As we mark the fifth week of the 2016 legislative session, 37 state legislatures are currently in session. Four more begin this week: Oklahoma, Alabama, Oregon and Connecticut.
More than 115 anti-LGBT bills were introduced in 2015, many of which have been held over to 2016. This year, HRC is already tracking nearly 150 anti-LGBT bills in 30 states. This is up from 101 bills in 24 states one week ago and 64 bills at the beginning of session. The 150 bills introduced so far this year now exceeds the number of bills HRC tracked in 2015.
Here’s a snapshot of what legislation to expect from some of the state legislatures that come into session this week:
Oklahoma continues to lead the way with 26 anti-LGBT bills; the “Slate of Hate.” By comparison, in 2015 Texas had the largest volume of anti-LGBT bills with more than twenty.
Oklahoma’s anti-LGBT bills range from a proposed Joint House Resolution that would put the right to discriminate on the ballot; an extremely dangerous pro-“conversion therapy” bill; numerous pieces of legislation attempting to undermine marriage equality; proposals aimed at authorizing individuals, businesses, and taxpayer-funded agencies to cite religion as a legal reason to refuse goods or services to LGBT people; bills seeking to restrict transgender people from using facilities consistent with their gender identity; and even a bill explicitly allowing student groups to exclude some students – including those who are LGBT – without losing university recognition or funds for doing so. One outrageous bill – Senate Bill 733 – even goes so far as to invade the privacy of all Oklahomans seeking marriage licenses by requiring them to be tested for communicable and infectious diseases – and unconscionably denying them a license if the test proves positive.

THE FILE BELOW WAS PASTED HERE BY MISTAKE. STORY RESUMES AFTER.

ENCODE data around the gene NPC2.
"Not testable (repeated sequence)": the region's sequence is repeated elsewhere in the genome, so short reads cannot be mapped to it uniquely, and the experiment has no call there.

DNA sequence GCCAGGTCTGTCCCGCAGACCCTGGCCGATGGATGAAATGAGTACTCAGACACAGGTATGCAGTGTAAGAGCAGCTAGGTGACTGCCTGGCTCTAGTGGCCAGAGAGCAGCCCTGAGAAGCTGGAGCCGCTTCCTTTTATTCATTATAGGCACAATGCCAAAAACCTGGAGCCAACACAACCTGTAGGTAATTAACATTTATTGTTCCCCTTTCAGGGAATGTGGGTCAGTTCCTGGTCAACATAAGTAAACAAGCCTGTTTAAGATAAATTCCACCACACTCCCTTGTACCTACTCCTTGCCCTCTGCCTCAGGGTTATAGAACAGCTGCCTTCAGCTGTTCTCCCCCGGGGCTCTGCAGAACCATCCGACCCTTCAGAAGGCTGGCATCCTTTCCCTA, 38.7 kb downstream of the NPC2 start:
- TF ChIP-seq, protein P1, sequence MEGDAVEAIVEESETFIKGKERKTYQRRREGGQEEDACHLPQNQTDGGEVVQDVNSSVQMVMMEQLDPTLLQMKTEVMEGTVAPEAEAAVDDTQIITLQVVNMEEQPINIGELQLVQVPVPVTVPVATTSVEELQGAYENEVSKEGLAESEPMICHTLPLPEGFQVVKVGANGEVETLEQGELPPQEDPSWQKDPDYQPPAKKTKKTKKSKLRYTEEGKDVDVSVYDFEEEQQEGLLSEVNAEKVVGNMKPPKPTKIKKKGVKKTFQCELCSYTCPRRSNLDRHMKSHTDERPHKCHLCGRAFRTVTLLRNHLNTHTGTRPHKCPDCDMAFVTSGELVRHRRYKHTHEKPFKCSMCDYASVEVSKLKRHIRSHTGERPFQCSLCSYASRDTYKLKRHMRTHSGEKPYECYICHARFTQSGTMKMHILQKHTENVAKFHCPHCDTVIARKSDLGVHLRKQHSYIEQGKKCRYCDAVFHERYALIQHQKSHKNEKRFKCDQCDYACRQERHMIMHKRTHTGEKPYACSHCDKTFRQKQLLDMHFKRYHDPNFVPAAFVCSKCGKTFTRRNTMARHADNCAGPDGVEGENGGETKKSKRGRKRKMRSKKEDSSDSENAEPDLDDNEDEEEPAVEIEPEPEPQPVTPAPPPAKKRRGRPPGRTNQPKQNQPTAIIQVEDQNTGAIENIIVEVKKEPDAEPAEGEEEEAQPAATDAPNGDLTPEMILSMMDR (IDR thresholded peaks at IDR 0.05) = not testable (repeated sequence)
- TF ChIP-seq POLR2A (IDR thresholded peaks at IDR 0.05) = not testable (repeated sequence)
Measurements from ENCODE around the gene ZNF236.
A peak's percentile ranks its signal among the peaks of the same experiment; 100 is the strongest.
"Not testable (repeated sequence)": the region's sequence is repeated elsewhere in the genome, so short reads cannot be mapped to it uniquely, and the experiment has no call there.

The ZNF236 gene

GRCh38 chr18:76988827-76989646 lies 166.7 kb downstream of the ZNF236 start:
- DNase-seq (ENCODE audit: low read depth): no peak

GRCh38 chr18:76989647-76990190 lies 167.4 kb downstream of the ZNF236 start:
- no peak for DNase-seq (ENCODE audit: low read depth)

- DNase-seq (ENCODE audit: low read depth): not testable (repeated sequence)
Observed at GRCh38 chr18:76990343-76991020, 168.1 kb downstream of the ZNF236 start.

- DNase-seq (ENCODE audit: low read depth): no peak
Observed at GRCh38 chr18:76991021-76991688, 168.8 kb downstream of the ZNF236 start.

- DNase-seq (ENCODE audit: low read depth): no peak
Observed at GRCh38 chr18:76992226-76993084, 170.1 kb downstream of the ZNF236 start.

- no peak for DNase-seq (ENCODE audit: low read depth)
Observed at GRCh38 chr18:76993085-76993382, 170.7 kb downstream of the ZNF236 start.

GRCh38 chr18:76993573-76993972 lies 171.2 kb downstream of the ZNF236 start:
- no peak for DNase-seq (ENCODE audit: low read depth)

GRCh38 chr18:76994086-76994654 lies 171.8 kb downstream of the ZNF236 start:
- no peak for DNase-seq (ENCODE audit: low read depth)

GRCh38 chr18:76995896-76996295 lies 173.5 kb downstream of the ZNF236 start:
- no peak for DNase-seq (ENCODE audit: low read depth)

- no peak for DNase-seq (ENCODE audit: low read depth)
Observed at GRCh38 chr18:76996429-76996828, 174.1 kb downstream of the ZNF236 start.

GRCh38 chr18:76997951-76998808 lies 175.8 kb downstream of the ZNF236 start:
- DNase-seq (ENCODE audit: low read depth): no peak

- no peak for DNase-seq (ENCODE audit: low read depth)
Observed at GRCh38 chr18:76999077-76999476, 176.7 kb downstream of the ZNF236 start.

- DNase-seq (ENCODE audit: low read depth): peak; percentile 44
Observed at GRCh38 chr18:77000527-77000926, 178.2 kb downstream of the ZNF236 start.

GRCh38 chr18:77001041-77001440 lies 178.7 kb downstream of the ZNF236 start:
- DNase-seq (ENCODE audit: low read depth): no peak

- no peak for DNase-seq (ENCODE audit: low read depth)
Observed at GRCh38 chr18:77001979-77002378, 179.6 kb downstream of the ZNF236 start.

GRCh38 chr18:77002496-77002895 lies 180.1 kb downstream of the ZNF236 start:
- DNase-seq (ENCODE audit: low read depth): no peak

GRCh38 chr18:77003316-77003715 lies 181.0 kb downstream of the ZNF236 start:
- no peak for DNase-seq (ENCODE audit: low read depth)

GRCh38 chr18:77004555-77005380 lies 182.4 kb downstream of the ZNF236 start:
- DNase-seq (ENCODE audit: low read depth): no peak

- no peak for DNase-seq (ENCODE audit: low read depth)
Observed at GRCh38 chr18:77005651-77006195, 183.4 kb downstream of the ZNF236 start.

Alabama lawmakers in 2015 introduced bills to authorize anti-LGBT discrimination in marriage licensing and in adoption-related services. We expect to see similar religious refusal bills introduced in 2016.
Legislative sessions will soon begin in Wyoming and New Hampshire. To learn more about what lies ahead for equality in your backyard, visit HRC’s newest resource, “Preview 2016: Pro-Equality and Anti-LGBT State and Local Legislation.”
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